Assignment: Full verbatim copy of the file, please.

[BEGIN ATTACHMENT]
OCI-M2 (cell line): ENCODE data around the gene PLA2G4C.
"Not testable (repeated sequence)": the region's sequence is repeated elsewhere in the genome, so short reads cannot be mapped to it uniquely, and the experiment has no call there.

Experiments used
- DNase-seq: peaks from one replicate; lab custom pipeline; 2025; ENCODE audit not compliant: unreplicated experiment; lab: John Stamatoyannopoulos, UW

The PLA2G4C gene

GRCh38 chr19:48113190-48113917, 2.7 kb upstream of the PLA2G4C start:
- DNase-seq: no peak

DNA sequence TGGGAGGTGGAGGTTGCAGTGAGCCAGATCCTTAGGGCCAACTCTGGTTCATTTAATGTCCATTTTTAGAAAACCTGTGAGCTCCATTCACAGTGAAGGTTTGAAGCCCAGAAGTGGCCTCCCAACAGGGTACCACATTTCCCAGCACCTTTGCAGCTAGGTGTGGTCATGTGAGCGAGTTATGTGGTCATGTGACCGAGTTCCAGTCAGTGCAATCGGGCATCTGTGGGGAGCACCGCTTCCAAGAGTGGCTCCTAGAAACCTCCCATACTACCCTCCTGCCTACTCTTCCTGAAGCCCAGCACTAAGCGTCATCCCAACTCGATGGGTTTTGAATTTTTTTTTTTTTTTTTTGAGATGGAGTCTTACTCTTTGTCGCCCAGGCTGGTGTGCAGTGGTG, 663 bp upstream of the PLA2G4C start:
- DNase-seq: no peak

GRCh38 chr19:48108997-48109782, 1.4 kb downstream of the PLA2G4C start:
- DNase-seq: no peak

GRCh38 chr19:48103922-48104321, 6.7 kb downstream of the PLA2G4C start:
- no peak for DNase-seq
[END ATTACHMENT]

OCI-M2 (cell line): ENCODE data around the gene PLA2G4C.
"Not testable (repeated sequence)": the region's sequence is repeated elsewhere in the genome, so short reads cannot be mapped to it uniquely, and the experiment has no call there.

Experiments used
- DNase-seq: peaks from one replicate; lab custom pipeline; 2025; ENCODE audit not compliant: unreplicated experiment; lab: John Stamatoyannopoulos, UW

The PLA2G4C gene

GRCh38 chr19:48113190-48113917, 2.7 kb upstream of the PLA2G4C start:
- DNase-seq: no peak

DNA sequence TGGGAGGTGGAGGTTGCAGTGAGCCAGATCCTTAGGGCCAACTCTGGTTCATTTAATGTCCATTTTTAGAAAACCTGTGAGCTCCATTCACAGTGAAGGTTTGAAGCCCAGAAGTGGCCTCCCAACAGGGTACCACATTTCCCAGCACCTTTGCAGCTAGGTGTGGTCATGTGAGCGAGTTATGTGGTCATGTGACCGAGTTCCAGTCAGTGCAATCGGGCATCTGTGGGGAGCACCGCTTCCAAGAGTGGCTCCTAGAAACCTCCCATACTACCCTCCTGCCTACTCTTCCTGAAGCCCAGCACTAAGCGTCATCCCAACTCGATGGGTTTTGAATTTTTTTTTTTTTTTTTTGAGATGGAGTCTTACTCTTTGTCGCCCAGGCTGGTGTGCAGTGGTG, 663 bp upstream of the PLA2G4C start:
- DNase-seq: no peak

GRCh38 chr19:48108997-48109782, 1.4 kb downstream of the PLA2G4C start:
- DNase-seq: no peak

GRCh38 chr19:48103922-48104321, 6.7 kb downstream of the PLA2G4C start:
- no peak for DNase-seq